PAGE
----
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The two explore Vienna on a June evening and fall instantly and deeply in love. The Austrian city seems to offer amateur, contemporary art on every corner; Celine and Jesse interact with playwrights, street performers, and even one poet, letting the art guide their conversation. Celine and Jesse try to interpret the more classical art displayed on posters outside an art museum. They whisper to one another inside an old church, Why does life contain so much pain? They amble into a nightclub for live acoustic guitar music. The two potential lovers walk and talk late into the night.
As they become more comfortable with one another, Celine and Jesse begin to critique the art and artists they encounter.
While sitting outside a café, an eccentric fortune teller hones in on Celine and tells her how special she is, ending with “Remember you are stardust.” Celine is charmed; Jesse, not so much. “If opportunists like that ever had to tell the real truth, it would put their asses outta business,” Jesse says, dismissing the experience.
Jesse and Celine debate the use of money to pay for art or entertainment, and whether or not paying for a public performance means being “ripped off.”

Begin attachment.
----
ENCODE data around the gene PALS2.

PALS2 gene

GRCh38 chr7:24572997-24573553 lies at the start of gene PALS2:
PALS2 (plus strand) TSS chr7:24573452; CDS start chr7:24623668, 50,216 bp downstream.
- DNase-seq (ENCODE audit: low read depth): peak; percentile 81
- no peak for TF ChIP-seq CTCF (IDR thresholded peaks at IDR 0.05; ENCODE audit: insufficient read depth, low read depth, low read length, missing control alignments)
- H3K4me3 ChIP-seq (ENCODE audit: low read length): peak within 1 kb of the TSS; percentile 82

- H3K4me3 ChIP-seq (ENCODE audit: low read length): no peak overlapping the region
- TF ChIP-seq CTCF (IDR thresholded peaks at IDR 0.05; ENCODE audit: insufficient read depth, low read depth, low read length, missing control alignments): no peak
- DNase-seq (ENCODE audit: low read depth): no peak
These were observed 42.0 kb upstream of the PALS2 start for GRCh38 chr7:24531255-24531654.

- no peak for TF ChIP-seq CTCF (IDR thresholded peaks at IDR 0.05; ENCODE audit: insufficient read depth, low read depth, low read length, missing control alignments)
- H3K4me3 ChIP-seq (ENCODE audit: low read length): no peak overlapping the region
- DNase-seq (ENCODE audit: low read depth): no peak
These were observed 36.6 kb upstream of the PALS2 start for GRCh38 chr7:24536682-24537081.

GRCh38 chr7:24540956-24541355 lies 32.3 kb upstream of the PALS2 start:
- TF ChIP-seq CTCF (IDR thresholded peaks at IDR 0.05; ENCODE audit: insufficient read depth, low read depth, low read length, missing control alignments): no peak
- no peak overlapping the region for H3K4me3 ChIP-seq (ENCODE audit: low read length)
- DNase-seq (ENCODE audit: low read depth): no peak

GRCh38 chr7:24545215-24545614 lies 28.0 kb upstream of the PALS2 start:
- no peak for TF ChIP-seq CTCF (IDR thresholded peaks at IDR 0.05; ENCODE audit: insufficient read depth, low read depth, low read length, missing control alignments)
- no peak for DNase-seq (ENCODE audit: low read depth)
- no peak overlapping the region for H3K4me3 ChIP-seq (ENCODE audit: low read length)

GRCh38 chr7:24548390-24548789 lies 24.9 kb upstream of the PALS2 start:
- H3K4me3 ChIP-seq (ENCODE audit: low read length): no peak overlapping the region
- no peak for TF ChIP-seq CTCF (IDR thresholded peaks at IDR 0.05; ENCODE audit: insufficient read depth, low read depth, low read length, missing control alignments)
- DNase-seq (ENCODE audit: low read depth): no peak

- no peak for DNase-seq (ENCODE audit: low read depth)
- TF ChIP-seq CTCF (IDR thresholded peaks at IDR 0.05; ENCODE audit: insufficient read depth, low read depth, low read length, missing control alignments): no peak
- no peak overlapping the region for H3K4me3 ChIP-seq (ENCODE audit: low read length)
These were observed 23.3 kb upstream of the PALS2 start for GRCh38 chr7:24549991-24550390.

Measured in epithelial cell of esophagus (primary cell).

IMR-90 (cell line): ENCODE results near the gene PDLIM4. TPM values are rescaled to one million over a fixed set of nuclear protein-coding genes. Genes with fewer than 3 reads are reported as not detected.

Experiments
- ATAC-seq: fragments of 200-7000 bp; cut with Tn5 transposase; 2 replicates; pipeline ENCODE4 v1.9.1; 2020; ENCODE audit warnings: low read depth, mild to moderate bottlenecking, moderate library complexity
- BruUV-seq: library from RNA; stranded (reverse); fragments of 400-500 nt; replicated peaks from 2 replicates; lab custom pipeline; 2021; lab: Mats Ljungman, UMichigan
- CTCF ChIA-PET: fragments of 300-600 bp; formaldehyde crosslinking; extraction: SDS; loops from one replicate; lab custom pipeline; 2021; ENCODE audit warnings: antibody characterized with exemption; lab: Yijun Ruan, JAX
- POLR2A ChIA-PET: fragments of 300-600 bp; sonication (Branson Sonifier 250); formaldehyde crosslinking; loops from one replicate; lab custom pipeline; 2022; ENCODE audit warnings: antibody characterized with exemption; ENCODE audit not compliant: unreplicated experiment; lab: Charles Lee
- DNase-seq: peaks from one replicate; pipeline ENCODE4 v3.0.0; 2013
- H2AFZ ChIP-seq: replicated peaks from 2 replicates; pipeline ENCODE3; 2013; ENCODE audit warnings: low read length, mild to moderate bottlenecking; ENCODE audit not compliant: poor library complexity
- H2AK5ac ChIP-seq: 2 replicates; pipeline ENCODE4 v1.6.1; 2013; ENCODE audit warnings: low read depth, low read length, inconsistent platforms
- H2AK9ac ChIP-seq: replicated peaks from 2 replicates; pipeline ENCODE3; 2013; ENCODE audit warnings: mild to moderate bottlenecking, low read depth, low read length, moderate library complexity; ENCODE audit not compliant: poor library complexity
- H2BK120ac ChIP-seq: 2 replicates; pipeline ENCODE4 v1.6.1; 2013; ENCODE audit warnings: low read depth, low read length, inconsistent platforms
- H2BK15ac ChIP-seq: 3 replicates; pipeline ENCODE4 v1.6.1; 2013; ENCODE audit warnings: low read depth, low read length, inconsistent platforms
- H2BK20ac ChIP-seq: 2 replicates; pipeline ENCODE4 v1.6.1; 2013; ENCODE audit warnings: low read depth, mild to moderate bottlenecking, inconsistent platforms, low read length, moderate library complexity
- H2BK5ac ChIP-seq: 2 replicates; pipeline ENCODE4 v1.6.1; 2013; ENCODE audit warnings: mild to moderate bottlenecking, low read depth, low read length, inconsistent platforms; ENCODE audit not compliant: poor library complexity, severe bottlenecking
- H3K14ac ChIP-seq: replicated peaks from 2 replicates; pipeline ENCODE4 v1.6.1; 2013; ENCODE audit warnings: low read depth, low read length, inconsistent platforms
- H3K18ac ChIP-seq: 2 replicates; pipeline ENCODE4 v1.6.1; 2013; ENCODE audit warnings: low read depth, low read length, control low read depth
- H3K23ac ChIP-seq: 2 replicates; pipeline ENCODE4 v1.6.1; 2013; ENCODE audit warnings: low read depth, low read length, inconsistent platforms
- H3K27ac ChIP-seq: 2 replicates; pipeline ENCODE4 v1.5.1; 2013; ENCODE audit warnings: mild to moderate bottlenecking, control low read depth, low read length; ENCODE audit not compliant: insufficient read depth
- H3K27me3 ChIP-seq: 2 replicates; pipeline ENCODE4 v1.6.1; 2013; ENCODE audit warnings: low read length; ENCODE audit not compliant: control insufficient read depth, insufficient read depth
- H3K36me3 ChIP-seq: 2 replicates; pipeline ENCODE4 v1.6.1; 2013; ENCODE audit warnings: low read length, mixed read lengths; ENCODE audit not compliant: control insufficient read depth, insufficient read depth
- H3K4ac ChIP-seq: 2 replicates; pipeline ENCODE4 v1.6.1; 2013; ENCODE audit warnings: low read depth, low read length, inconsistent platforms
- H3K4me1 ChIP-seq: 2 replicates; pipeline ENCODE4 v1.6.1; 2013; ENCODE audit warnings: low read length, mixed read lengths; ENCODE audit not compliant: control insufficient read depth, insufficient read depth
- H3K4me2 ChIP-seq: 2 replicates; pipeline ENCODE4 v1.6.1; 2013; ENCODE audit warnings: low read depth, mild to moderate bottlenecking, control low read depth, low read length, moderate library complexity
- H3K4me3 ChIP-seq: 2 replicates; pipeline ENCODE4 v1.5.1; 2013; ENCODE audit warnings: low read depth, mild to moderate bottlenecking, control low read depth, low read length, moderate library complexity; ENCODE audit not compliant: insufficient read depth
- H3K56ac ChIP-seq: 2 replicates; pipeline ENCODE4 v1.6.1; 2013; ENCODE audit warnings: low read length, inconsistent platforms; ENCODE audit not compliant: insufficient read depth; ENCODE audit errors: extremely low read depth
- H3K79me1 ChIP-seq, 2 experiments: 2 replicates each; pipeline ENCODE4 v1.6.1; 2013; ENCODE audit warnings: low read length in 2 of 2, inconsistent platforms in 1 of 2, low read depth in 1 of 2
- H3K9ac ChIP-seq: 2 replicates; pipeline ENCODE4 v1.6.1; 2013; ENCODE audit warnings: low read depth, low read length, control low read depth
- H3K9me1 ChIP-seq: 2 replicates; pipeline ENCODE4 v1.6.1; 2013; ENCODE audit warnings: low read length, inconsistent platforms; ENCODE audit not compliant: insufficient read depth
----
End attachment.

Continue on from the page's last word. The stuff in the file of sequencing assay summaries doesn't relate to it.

This conversation lasts through their café visit and into a park, where it is punctuated by a self-proclaimed poet in a suit, who is sitting on a lake with a pen and pad of paper. He stops them to say that if they give him a word, he’ll compose a poem on the spot using that word. If they like the poem, he says—if it adds value to their lives—they can pay him what they wish.
They pick the word “milkshake” and stroll away while the poet puffs a cigarette and writes. The park poet returns with a poem that is a word salad of platitudes: that’s how it could be, don't you know me, I look at you, you miss me. But it does contain the word “milkshake.”
Celine thanks him and pays up. The poet counts his money and finishes his cigarette while Jesse and Celine walk away. “It’s wonderful, no?” asks Celine. Jesse rolls his eyes and gives a sarcastic, “Yeah.” Celine asks what he means. Jesse’s body is cringing but he smiles wide, ready to drop some literary pretension.